After all, the real thrust of his reasoning was not to repudiate sharing but to pair it with responsibility. Countries suffering from chronic famine (Ethiopia, for instance) are morally obliged to control their fertility in return for assistance. This limiting principle is to be seen at work in nature itself in such phenomena, familiar to biologists, as the reciprocal altruism. observed in various species of mammalian and submammalian animals.

In the eyes and ears of the sentimental, who tend to be simplistically open-handed about famine relief, he seemed to be saying that in all famines, as such, the victims are without a valid moral claim for help, regardless of the variables of situations, and that those enjoying relative plenty should not allow for any extenuating circumstances. Such an uncritical stance would of course be too doctrinaire and ethically undiscriminating.

I would urge as an ethical guideline that relief be withheld in only two kinds of famine situations: (1) when the probable consequences of sharing would actually endanger the survival of the giver, and (2) when the probably consequences of sharing would increase rather than relieve the recipients’ misery.

It is indeed a fact that sometimes sharing threatens the survival of the generous, unless the givers carefully calculate what they can afford to give. At what point does sharing become hurtful, yet bearable? When does it become not only a loss to the giver but mortally dangerous’ I can see no moral objection to giving to others even when it hurts to do so, nor in some conceivable cases to giving even if it entails a calculated risk of not surviving, but surely giving when it is clearly suicidal is not morally required of those who would otherwise be willing to help.

It is the second of our two limiting principles on famine aid which is more significant ethically, namely, that we should not give it when the foreseeable consequence would be to make things worse for the recipients. For example, this second principle forbids giving food as famine relief when it can be foreseen that the recipients will thereby live on to reproductive years and thus increase the number of starving people, plus the predictable diseases that go with starvation, because their country has already exceeded its carrying capacity. Here again we can look at Ethiopia.

In the uproar following Hardin’s essay in Psychology Today there was one discussant, more simple-minded than thoughtful, who was prepared to give aid regardless of the consequences. A philosopher actually declared, on the grounds of an absolutistic moralism, that we should share all food on the global scale even if it means that all mankind would starve and the human species become extinct (Watson, 1977). This is a sense of obligation so undiscriminating that it takes our breath away. It is reminiscent of Cardinal Newman’s grim opinion, in a religious controversy in 1870, that to prevent the commission of even one petty little sin it would be better that the whole world and all the people in it be incinerated.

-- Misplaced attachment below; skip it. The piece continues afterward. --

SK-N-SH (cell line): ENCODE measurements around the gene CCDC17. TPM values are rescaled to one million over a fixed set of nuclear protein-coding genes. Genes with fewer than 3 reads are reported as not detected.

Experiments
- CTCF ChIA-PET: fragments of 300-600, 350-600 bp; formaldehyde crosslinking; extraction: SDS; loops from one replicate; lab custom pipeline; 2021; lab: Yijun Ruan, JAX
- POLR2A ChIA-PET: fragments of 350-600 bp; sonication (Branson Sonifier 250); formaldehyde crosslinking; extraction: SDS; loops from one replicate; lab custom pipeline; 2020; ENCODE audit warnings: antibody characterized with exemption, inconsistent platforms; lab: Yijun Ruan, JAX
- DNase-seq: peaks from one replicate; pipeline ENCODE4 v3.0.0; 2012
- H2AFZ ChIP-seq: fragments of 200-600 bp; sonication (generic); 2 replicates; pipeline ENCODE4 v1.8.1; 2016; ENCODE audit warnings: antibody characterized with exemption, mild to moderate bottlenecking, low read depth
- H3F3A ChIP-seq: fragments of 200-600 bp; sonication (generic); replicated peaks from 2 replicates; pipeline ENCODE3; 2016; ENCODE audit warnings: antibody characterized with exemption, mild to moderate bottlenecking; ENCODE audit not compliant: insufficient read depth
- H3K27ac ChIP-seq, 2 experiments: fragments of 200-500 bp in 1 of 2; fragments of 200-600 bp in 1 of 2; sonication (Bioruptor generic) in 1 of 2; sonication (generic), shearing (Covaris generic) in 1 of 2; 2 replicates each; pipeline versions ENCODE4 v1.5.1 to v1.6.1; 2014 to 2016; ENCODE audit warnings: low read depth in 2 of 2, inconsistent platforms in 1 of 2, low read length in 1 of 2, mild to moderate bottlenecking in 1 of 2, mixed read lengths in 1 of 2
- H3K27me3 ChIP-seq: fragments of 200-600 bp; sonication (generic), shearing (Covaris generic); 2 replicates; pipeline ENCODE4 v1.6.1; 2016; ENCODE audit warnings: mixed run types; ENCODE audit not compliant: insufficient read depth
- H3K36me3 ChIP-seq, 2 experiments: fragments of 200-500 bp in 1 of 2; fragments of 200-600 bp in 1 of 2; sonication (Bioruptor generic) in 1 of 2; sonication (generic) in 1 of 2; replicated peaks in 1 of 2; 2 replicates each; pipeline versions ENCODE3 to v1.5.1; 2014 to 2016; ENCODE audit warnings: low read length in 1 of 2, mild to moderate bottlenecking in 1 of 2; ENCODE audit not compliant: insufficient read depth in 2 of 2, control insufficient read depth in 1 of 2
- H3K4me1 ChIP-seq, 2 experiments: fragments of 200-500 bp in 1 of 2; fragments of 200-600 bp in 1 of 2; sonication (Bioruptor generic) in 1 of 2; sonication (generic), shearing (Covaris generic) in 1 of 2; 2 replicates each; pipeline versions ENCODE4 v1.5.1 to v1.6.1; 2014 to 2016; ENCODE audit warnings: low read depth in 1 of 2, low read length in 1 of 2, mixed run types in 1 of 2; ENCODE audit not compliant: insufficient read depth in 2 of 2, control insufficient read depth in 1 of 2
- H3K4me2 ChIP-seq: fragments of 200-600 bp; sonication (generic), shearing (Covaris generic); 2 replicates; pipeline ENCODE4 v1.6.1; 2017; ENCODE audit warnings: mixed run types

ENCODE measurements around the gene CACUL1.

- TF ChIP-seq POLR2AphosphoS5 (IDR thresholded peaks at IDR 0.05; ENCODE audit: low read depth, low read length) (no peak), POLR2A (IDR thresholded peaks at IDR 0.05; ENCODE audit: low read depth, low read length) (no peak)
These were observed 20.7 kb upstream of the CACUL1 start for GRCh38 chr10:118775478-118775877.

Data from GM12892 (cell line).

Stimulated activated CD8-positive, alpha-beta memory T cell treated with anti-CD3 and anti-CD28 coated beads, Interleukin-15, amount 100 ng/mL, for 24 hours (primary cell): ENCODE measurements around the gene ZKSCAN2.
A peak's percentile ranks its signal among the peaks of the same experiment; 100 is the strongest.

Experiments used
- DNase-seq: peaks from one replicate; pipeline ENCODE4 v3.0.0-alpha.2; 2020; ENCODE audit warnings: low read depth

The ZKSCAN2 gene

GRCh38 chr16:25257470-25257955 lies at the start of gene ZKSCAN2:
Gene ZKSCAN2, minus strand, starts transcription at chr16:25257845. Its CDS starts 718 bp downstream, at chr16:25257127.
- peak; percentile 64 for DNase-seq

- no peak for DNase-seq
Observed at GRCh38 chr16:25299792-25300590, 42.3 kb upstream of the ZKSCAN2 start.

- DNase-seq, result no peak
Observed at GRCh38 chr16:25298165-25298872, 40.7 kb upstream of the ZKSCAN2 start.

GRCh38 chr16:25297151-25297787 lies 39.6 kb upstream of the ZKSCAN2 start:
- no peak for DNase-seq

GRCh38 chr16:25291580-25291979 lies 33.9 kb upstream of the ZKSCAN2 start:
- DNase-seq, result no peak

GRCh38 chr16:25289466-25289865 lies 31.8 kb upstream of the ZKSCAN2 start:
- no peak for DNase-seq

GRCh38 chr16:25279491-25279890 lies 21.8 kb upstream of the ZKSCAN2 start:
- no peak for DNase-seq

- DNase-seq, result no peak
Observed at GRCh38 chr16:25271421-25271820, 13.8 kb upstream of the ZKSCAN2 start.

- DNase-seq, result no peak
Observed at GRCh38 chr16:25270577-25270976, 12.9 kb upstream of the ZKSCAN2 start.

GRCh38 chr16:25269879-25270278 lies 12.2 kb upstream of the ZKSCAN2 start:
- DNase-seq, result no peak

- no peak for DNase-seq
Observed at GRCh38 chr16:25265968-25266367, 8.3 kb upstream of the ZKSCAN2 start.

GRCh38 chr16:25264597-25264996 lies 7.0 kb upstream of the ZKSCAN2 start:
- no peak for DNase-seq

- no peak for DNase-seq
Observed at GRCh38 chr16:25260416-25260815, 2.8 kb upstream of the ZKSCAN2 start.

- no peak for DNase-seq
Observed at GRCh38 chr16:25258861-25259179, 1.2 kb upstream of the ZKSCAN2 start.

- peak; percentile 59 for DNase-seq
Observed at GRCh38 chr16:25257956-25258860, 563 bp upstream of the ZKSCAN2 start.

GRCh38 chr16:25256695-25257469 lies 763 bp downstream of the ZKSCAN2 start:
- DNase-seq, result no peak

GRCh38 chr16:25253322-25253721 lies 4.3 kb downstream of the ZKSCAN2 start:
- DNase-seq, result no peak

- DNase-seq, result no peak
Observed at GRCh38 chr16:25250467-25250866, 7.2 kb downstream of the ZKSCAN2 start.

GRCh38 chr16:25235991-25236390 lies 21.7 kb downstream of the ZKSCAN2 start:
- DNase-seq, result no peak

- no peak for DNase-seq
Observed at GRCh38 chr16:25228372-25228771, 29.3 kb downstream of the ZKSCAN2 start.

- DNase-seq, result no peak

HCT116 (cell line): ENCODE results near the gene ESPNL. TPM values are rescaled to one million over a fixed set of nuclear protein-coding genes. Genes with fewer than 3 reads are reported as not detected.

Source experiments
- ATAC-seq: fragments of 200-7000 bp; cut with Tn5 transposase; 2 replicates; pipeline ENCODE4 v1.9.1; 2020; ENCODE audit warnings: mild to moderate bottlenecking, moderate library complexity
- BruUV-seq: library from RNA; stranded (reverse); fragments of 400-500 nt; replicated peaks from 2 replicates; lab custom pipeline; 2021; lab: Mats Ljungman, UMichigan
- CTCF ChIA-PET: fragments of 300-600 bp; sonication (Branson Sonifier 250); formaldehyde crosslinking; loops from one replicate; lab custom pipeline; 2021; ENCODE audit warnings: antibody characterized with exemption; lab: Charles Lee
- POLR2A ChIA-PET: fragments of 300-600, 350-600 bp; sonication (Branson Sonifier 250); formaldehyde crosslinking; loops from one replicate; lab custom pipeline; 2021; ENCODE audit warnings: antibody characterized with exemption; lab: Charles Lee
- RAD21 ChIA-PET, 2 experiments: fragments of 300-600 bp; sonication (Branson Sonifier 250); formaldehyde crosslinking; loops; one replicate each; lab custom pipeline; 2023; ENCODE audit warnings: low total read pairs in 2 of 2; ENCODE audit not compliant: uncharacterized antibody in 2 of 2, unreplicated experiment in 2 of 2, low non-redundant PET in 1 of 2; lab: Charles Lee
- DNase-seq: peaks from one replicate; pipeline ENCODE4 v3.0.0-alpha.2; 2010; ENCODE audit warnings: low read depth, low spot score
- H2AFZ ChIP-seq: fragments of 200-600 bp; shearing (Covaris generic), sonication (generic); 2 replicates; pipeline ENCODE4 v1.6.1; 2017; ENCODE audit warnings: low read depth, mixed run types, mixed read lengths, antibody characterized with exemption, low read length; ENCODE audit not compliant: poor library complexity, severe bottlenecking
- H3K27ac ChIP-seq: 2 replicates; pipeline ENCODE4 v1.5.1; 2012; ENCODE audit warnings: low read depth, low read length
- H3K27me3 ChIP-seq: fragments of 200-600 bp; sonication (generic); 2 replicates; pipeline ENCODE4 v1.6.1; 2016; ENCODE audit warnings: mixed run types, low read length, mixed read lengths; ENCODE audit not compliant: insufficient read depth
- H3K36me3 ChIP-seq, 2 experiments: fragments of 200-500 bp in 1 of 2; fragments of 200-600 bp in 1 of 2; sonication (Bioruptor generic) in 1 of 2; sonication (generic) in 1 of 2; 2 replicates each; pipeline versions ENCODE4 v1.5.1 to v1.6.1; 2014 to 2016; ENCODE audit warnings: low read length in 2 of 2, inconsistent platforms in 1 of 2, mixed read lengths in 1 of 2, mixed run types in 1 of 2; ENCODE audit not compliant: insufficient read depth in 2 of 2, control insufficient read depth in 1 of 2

In moral philosophy the issue at stake in this discussion is not merely the age-old one of absolutism versus relativism, nor of the one (or a few) versus the many, but also whether we are able to make rational and responsible value judgments without accurate measurement — measuring not only the factors involved and the options available, but the probable consequences of alternative courses of action.

I have myself for a long time now insisted that not to measure, not to have the relevant numbers, is ethically slipshod and disingenuous. Indeed, many years ago I coined the term ethimetrics. in a conscious imitation of the way that classical economics has had to come to terms with the measurement of material values and their exchange, in the newly christened discipline of econometrics” (Fletcher, 1976; 1979).

After all, values (and in some cases conflicting values) are the parameters we have to identify when we make moral choices and decide our obligations. By such standards we also determine whether an act or policy is right or wrong. In mathematical language we might say our values are the independent variables we use in any set of ethical equations. My own training in moral philosophy was done within the context of the humanities, and such was the case for most of my colleagues in the field. Our lack of scientific and mathematical appreciation leaves us at some loss when we have to deal, as we do increasingly in our mass society, with the measurement requirements of just distribution. We lack the requisite quantifiers or any methodology of quantification.